Social justice requires raising income taxes on these earners by 13 points or so. Same revenue, generated from the same people, but it goes where it's supposed to go.

                        The Dems have sold this "lift the cap" lie for so long that well-meaning people believe it. And while it may have started as a cynical strategy because they don't have the political courage to raise income taxes, it's now become part of a plot to turn FICA into a back door income tax, all the while gutting the Social Security benefits FICA is supposed, by law, to be raised to be funding.

                        Non enim propter gloriam, diuicias aut honores pugnamus set propter libertatem solummodo quam Nemo bonus nisi simul cum vita amittit. -Declaration of Arbroath

                        by Robobagpiper on Thu Jul 08, 2010 at 05:12:38 AM PDT

                        [ Parent ]

                        •  Social security is merely what we say it is. (0+ / 0-)

                          Back in FDR's day, the only possible way to sell it was as an "insurance" program. But that's not what it has served as, and it's not how it's perceived today.

                          Since FDR's day, most folks have become far more comfortable with government assistance and welfare programs. Corporations sure love their corporate trough, don't they?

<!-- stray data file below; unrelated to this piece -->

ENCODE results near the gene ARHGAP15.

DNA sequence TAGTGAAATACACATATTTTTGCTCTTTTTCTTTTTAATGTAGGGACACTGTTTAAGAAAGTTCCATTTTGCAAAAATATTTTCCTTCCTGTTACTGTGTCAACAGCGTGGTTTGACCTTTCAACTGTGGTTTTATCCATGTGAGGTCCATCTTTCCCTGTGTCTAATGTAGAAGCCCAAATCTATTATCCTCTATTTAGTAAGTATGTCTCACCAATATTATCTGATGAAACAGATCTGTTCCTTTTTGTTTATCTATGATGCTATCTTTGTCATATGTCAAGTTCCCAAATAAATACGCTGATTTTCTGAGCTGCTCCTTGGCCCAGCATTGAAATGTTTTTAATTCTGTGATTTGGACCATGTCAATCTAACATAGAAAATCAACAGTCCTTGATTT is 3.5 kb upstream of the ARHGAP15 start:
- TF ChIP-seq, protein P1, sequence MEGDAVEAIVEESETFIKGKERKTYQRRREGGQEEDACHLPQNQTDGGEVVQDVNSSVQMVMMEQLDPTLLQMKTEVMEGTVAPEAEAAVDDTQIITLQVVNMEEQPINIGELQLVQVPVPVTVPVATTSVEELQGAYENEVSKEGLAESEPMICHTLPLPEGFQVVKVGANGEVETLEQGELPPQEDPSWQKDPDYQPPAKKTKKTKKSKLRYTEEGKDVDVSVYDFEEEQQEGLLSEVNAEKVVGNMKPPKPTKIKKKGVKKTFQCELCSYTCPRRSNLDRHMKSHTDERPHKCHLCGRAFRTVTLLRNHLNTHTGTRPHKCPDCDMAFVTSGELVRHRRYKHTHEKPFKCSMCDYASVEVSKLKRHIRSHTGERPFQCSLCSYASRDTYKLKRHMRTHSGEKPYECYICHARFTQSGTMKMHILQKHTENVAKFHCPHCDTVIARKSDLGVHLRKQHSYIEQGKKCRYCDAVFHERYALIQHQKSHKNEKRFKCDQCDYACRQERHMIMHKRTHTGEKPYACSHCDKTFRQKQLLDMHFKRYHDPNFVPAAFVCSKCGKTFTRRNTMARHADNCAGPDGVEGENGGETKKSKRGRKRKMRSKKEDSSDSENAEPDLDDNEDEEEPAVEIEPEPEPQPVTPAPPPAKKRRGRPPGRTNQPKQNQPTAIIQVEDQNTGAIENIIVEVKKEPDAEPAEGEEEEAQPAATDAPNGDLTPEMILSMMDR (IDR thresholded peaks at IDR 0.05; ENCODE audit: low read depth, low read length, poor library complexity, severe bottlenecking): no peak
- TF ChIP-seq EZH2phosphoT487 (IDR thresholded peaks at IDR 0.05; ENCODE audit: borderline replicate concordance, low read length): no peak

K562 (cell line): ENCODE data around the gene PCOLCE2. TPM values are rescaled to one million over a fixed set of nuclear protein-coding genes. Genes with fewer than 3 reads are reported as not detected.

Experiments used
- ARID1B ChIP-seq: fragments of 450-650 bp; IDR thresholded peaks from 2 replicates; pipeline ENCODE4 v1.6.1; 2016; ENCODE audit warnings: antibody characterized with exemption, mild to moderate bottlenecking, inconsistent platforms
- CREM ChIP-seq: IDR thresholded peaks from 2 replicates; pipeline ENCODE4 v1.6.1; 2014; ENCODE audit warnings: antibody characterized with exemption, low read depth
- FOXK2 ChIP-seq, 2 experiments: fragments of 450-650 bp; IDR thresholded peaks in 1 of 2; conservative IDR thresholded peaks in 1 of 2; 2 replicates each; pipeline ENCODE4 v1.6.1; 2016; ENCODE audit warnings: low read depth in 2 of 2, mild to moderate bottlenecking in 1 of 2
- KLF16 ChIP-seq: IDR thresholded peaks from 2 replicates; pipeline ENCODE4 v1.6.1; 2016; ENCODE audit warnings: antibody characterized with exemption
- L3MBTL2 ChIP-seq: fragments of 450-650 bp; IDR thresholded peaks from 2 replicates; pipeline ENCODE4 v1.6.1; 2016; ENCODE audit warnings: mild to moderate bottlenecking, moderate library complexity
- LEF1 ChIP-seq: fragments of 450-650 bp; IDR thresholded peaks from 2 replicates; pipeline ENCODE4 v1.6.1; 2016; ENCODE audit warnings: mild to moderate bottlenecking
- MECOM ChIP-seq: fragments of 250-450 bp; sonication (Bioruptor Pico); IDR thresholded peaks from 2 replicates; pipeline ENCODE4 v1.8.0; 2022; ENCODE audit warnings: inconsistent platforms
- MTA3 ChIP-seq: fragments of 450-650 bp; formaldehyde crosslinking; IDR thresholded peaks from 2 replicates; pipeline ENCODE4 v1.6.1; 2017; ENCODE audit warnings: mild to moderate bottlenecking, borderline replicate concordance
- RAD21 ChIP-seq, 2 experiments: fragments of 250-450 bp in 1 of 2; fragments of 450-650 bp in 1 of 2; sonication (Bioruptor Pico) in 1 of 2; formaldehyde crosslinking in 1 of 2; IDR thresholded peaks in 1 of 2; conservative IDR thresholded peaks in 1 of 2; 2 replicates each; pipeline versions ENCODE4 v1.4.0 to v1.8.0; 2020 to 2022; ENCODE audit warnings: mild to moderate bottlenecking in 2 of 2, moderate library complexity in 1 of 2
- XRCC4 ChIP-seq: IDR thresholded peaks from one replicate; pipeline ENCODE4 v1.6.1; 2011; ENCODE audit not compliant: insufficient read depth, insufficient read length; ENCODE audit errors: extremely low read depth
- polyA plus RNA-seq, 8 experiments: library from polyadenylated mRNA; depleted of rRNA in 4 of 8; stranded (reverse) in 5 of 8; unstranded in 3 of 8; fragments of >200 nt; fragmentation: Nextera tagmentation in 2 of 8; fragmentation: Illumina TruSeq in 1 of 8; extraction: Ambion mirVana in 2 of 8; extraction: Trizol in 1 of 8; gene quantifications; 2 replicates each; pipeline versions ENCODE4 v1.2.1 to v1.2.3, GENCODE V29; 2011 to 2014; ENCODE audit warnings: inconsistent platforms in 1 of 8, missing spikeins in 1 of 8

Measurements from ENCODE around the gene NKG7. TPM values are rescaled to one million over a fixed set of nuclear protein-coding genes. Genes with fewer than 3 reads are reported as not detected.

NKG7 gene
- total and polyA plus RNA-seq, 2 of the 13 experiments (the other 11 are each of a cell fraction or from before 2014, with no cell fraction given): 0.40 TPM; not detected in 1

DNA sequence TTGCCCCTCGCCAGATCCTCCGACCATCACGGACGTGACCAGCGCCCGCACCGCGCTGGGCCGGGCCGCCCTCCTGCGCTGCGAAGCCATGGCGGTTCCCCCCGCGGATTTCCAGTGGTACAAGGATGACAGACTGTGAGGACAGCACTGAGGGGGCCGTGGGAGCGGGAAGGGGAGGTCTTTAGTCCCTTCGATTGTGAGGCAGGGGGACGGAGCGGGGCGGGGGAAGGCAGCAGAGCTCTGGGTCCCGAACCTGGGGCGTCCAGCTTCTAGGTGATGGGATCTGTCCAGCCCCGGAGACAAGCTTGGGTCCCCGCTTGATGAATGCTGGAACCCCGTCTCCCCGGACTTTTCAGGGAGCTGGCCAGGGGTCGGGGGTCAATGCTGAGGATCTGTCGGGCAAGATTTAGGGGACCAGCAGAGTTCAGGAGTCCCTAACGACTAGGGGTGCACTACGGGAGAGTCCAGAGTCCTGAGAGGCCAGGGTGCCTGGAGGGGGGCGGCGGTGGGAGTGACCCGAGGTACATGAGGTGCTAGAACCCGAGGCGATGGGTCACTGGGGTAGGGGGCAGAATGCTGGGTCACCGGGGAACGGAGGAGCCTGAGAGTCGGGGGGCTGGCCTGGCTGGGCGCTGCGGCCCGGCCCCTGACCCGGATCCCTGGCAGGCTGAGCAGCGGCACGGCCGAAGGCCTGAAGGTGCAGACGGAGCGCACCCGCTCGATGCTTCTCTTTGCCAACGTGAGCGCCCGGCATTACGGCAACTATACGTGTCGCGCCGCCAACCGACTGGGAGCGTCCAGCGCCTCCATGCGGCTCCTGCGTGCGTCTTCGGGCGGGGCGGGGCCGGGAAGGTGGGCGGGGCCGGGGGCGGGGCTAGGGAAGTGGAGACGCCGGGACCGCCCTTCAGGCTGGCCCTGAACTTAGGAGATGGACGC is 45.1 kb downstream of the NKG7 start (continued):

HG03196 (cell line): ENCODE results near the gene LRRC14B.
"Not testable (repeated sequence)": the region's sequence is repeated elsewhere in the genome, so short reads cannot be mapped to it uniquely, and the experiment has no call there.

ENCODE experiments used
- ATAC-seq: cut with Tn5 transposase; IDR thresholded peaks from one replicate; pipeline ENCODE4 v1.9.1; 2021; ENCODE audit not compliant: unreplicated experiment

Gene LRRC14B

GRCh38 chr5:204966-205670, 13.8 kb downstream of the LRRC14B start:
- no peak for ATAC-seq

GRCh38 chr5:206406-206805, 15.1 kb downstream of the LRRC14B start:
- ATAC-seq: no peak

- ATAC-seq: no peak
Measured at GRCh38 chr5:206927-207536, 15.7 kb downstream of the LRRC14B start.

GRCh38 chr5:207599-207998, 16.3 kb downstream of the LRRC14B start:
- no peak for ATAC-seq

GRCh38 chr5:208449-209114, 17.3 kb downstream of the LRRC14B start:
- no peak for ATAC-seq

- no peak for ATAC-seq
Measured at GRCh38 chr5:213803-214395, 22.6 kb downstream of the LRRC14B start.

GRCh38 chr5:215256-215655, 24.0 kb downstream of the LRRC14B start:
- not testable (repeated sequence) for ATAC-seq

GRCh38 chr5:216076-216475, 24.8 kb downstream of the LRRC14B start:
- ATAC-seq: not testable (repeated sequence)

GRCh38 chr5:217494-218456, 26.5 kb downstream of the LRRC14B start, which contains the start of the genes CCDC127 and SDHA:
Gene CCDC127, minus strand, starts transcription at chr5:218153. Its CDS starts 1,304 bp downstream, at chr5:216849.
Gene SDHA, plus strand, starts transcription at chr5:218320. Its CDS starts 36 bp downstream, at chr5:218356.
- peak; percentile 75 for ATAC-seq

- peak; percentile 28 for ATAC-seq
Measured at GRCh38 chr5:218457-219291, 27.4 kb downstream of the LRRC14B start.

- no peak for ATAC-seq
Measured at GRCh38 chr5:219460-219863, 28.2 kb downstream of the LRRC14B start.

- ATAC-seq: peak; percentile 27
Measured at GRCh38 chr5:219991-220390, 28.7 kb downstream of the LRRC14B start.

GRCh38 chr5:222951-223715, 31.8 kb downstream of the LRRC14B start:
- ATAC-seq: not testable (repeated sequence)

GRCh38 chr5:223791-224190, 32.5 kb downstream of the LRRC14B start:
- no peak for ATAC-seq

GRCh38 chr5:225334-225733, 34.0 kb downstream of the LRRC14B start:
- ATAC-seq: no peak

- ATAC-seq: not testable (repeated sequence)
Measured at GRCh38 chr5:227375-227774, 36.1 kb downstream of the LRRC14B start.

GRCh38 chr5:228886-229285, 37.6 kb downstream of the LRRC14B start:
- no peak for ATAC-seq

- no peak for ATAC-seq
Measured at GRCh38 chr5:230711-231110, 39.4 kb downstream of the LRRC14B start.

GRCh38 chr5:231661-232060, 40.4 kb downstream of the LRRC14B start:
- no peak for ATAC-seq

•  Social Security is how it's written into law (0+ / 0-)

                            And it saddens me that Dems are buying into right-wing memes on it.

                            Non enim propter gloriam, diuicias aut honores pugnamus set propter libertatem solummodo quam Nemo bonus nisi simul cum vita amittit. -Declaration of Arbroath

                            by Robobagpiper on Thu Jul 08, 2010 at 07:14:00 AM PDT

                            [ Parent ]

              •  But those ar obligations of the treasury (0+ / 0-)

                Hence, we need to cut the deficit in the near future.
                Because we eitht pay those benefits out of "federal funds" revenues or we don't pay them.

                Note, cutting the deficit in the middle of a recession is an idiotic idea. But we have to cut it as soon as the recovery has been accomplished.

                Corporations are people; money is speech.
                1984 - George Orwell

                by Frank Palmer on Thu Jul 08, 2010 at 10:25:35 AM PDT

                [ Parent ]

          •  No it's not an insurance premium (1+ / 0-)
            Recommended by:
            ban nock